How Axis Bank Foundation is empowering nearly 46k families in 5 Tamil Nadu villages
The Axis Bank Foundation’s focus on sustainable livelihood has given a new lease of life to five villages in Tamil Nadu. Through tank-based irrigation, desilting, renovation, and restoration, employment has increased, income has risen by over 58 percent, and farmers can now sow more crops.
The city of temples and poets, Madurai is also home to a strong agrarian district. As per a 2011 census by the Government of Tamil Nadu, the farming population of Madurai had a total of 4,01,867 agricultural labourers.
Axis Bank Foundation’s new phase project empowers villagers and farmers through tank irrigation to promote an agrarian society while empowering farmers with sustainable livelihood. What started in 2011 has, today, grown into a work of profound social impact for farmers in this region.
The early days
In the early days in 2011, Axis Bank Foundation (ABF), and their team decided to transform the lives of farmers in the Kongampatti, Vengaipatti, Kottampatti, Karungalakudi, and Mulaiyur villages of Madurai district in Tamil Nadu.
Since then, ABF, the CSR wing of Axis Bank has worked with 24,557 families, restoring 613 tanks and bringing 5,352 hectares of added land into cultivation. Third-party studies show that they have successfully managed to increase the income of farmers by 60 percent.
“In the present phase (on till March 2022), we have already connected with 45,800 families and restored 860 tanks in the area. The work is progressing well,” says Jacob Ninan, executive trustee and CEO of ABF.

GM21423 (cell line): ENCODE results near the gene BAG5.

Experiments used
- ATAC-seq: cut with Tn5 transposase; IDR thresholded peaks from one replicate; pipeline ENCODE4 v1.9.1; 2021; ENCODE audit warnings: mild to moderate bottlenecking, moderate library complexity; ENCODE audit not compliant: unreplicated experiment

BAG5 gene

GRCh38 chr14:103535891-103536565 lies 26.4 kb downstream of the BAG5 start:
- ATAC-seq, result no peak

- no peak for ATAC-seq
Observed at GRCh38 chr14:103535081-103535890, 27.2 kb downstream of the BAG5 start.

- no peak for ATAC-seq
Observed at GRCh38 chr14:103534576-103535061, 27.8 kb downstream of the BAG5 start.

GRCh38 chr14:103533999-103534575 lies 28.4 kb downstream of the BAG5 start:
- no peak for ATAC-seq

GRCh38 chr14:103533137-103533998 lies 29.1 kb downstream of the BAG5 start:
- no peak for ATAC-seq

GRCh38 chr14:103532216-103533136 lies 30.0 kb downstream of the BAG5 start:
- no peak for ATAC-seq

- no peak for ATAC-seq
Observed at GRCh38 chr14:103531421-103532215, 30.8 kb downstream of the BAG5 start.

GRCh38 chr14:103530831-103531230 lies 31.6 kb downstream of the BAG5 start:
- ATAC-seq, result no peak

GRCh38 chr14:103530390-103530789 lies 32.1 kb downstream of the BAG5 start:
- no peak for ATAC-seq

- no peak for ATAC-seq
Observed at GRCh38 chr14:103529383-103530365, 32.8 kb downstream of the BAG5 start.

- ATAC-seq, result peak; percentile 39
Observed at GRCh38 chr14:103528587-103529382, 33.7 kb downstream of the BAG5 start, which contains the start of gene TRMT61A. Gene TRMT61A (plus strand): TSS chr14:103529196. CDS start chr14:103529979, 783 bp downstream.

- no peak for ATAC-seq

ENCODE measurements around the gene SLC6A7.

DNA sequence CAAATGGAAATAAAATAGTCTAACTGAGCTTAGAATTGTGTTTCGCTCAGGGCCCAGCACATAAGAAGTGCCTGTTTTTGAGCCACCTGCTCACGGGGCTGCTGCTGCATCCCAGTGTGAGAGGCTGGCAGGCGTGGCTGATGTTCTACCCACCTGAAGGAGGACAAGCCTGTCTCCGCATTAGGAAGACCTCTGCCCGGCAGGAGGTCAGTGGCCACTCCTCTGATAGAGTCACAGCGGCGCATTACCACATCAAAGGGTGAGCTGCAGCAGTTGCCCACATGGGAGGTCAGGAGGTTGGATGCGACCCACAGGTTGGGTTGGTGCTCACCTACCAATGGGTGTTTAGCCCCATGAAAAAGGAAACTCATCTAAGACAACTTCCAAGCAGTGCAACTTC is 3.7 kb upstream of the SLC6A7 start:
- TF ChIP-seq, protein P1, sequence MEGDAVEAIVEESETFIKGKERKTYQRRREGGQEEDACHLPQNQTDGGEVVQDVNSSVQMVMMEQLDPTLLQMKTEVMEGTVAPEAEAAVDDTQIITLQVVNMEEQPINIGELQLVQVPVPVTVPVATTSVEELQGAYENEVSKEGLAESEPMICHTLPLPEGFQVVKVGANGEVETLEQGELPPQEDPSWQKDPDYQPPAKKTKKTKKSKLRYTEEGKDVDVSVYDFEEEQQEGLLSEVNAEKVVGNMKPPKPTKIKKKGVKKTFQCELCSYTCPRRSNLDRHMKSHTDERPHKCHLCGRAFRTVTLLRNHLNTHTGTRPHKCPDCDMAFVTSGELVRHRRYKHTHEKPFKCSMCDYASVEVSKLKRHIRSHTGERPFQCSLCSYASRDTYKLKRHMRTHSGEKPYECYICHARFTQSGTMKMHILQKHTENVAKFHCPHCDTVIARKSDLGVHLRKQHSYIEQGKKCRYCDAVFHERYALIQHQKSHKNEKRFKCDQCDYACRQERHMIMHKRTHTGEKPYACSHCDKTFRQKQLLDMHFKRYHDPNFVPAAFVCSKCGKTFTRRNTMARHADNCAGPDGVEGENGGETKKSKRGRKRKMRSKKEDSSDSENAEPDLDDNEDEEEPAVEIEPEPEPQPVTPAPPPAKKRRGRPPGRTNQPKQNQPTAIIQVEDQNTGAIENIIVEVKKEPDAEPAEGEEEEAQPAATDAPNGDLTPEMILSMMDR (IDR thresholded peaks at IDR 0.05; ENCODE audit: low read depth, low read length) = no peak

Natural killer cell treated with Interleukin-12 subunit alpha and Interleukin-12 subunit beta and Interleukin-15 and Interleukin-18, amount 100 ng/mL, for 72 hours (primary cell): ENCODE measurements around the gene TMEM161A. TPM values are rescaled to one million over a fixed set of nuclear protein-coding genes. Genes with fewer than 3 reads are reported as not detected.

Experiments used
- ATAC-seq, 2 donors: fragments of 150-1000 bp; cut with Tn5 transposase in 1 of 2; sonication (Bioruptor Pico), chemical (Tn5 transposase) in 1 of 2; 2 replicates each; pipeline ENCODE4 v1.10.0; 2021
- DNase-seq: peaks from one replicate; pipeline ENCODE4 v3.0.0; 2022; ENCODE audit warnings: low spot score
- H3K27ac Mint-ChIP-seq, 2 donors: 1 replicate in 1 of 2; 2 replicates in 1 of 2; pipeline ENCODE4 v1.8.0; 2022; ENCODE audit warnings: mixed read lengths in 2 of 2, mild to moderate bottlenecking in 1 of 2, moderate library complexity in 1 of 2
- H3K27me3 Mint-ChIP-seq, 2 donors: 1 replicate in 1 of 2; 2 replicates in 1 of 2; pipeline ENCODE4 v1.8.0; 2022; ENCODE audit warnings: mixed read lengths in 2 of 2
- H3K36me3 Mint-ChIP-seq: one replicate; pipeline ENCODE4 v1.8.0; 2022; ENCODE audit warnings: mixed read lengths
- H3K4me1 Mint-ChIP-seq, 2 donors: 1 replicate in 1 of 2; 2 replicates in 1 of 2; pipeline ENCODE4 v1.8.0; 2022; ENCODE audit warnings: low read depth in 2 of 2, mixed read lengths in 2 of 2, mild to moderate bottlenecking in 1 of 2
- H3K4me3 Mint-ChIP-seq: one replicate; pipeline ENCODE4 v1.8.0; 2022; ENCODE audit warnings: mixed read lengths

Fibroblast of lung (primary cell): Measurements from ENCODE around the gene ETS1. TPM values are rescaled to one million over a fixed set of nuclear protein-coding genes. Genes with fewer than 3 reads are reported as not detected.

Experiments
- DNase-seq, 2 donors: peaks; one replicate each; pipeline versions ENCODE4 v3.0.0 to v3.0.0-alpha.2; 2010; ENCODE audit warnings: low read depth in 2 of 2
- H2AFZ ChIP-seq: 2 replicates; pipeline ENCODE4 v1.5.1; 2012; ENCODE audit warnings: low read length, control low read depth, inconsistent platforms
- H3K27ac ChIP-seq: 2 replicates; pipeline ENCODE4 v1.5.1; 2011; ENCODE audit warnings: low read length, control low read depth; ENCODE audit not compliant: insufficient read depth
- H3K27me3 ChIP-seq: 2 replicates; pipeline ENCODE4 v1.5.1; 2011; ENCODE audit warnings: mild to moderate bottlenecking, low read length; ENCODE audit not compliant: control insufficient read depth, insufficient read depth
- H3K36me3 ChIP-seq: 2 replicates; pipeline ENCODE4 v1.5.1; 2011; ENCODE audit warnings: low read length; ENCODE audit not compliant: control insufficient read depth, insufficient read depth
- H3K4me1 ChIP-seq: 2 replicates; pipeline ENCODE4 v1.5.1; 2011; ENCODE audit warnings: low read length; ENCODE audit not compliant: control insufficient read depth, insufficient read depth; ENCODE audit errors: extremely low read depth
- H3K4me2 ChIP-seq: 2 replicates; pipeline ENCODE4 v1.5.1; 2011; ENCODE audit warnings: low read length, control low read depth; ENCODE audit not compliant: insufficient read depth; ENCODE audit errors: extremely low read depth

The ABF vision
The vision of the Axis Bank Foundation is to reach out to communities in need in some of the most deprived regions of India.
The trust was registered in 2006 to find ways to promote inclusive and equitable economic growth.
“It’s always about someone’s vision, so in 2006 when the foundation was created, our early thoughts were to not just help underprivileged people but also those who needed us the most. We were working on highway trauma, projects on rural and urban needs in Mumbai, on education, which was an emerging need, as well as on skill-building,” says Rajesh Dahiya, trustee and executive director of the corporate centre.
In the first phase of its mission, between 2011 and 2017, ABF worked with individuals across India to improve livelihood, economically and socially. In its new phase, from 2018-2025, ABF aspires to work with two million households to incorporate a large-scale social change.
It has currently worked and partnered with 30 like-minded NGOs, and impacted around 5.73 lakh beneficiaries across focus areas in its present phase. Its programmes are spread across 23 states and 156 districts of India.
The foundation places a significantly high focus on women and their role in its livelihood strategy, as a way to address gender balance and empowerment.
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“In 2010-2011, at our brainstorming session, we thought about focussing on one or two aspects in greater detail - first it was livelihood, then rural livelihood, and finally 'sustainable livelihood'. We chose this term as we decided that it should not be a short-term solution but be relevant throughout the life of a human being. We also chose to focus on women empowerment, as women are the centre of livelihood, and we wanted them to feel empowered,” Rajesh recalls.
Providing sustainable livelihood to villagers
Irrigation is the backbone of rural livelihood and food security in Tamil Nadu. Tanks, reservoirs, and community canals were the main source of irrigation in the early sixties and seventies.
However, a decline of the management of these early systems led to an over-exploitation of groundwater, which ultimately affected the State's long-term water security. As a result, there was a decline in agricultural productivity and an increase in distressed migration.
To bridge this gap Axis Bank Foundation partnered with Madurai-based NGO DHAN (Development of Humane Action) Vayalagam Tank Foundation (DVTF) founded by MP Vasimalai to work towards providing a sustainable livelihood to individuals who depended on tank-based irrigation systems.
The primary focus was to rehabilitate water bodies, so that farmers could go back to life the way it was, while improving their agricultural output. The project works in the three sub-basins of the Pambar-Kottakaraiar river basin, and provides livelihood to the farmers of these villages.